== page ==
Last Sunday was Father’s Day and Tim arrived, bringing a card, a No 1 Dad mug, and his lovely self for lunch. He came to Church as well, which was especially nice. My Mother enjoyed seeing him as well, and I knew David was delighted. The days are so long just now, that he set out around his usual going to work time and was here by 9.30am. On Tuesday, which was Midsummer’s Day, Tim and three friends were up at 4am to start a golf marathon in order to raise funds for the Macmillan Nurses, who cared for his father- in- law in his terminal illness last November. Four rounds of gold which is 72 holes in one day. They finished about 10pm, having walked a minimum of twenty miles . Tim said that the others had friends to caddie for them or had electric trolleys, but he pulled his clubs himself all the way round. He had terrible blisters on his feet by the end, as he must have walked a lot further than twenty miles, in golf shoes, chasing golf balls off in the rough ! I’m very proud of him, as he says he’s far from a crack golfer. He’s raised nearly £1000 for the good cause.
Funnily enough the Macmillan head office is in the same building as Comic Relief, and Marie Curie Cancer care in London, by Vauxhall Bridge. We had a fire alarm on Thursday and the whole building’s population poured out,, a sea of young people all in leggings and mini skirts and little cardies, (and that was just the men!). It made me realise that the NGO sector must employ so many young graduates in London. Those of us over 40 were less than 10%, and as for those of us over 50! I don’t know where all the longevity is- it certainly isn”t in the London working population!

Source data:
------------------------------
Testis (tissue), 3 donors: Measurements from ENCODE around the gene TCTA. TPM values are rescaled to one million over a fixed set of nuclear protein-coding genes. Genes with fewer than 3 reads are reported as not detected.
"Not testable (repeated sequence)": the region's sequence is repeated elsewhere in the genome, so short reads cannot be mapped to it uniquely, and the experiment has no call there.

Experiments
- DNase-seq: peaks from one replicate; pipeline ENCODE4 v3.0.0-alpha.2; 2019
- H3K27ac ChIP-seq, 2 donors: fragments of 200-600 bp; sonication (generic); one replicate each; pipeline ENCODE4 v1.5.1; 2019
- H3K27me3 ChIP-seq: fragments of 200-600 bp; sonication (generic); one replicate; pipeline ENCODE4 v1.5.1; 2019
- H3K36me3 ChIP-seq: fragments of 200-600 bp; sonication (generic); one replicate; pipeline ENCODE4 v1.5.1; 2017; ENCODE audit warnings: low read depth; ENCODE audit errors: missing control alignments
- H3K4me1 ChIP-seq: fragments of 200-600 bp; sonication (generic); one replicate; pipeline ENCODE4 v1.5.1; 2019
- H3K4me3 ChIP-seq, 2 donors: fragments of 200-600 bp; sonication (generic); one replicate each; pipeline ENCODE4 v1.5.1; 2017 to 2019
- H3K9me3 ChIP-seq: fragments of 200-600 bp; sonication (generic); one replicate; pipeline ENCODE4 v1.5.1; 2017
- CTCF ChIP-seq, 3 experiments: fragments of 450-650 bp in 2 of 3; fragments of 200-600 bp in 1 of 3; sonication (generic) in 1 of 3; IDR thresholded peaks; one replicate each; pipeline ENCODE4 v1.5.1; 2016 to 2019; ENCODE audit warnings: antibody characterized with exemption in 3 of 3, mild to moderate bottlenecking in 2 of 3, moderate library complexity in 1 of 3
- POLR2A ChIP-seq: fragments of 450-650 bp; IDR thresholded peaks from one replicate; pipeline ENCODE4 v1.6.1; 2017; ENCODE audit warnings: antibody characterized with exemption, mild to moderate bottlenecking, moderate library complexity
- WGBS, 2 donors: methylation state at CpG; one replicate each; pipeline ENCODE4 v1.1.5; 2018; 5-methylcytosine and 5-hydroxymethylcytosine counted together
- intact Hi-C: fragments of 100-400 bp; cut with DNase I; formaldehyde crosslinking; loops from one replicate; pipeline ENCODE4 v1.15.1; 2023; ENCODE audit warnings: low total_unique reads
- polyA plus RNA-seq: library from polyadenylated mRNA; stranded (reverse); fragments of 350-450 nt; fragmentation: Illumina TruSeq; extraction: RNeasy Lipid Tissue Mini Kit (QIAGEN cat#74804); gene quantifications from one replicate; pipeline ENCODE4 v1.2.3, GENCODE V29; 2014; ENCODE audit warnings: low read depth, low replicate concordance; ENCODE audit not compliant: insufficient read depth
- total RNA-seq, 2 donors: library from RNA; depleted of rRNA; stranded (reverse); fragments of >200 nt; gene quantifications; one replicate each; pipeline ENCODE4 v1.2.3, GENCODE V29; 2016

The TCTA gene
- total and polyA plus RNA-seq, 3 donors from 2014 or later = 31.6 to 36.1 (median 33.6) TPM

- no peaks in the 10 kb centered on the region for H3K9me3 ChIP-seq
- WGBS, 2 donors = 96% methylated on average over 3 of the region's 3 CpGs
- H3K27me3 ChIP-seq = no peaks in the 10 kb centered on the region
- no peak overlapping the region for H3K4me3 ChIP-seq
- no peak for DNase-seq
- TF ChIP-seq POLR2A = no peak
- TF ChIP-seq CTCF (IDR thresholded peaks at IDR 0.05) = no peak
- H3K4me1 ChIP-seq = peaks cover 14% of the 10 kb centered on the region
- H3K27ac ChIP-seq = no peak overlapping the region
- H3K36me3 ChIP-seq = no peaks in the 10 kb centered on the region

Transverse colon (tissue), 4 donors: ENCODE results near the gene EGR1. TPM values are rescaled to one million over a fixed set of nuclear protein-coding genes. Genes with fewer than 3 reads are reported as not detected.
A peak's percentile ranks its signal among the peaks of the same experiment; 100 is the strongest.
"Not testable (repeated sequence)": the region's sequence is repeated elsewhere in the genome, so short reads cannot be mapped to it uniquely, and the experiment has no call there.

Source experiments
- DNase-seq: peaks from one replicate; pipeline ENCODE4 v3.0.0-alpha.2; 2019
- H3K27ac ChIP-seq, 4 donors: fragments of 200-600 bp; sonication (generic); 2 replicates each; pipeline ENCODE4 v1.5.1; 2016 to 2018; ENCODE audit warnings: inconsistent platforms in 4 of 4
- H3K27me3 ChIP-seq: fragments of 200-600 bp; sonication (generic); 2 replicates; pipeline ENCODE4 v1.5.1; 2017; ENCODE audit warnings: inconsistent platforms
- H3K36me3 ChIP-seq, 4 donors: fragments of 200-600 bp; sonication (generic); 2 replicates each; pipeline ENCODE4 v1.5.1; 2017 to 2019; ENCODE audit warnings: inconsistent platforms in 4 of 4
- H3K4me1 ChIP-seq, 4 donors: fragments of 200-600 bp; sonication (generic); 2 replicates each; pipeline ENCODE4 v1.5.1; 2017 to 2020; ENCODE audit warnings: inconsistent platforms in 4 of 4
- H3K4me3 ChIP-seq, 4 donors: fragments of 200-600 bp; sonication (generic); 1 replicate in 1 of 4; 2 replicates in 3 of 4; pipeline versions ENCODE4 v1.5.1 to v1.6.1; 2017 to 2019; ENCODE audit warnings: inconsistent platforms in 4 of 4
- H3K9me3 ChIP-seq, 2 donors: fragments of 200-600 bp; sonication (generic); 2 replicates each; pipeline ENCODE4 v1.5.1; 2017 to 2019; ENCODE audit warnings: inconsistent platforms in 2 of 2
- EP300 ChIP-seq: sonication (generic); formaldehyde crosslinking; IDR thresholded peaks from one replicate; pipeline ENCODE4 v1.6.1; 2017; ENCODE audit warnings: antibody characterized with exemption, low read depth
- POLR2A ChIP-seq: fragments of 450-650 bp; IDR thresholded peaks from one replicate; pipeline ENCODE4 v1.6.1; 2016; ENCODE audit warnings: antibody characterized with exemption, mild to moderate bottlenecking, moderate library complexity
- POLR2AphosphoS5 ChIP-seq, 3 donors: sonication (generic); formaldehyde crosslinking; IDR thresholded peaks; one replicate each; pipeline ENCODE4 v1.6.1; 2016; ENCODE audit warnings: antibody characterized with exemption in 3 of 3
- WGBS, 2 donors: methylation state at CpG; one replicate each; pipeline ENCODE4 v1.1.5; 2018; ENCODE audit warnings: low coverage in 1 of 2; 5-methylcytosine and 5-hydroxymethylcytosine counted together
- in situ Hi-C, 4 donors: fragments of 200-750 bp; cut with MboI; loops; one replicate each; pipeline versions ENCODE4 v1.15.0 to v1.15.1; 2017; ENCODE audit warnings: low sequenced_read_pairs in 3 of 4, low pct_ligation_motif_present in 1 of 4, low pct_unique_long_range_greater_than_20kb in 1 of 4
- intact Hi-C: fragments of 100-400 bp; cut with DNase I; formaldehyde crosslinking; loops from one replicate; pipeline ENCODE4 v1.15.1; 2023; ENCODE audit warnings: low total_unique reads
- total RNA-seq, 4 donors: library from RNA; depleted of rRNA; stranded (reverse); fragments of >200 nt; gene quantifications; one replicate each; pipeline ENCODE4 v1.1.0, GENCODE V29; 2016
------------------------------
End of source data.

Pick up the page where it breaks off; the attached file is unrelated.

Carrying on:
My musical opportunism this week led me to the Queen Elizabeth Hall on the South Bank to a performance of Verdi’s Requiem, following Tchaikovsky’s first piano concerto and Parry’s “I was Glad”. The choral society celebrating its 30th anniversary had learned it all by heart which helped their concentration. The pianist, Tom ? (I begrudged paying £4 fior a programme and hence remained in ignorance about most of the names|) was a delightful febrile young chap, and the soloists for the Verdi included Sir Willard White whose bass voice does have a most spine tingling quality. I walked home along the Thames. These trips to London do increase my exercise ratio, not quite twenty miles, but at least two!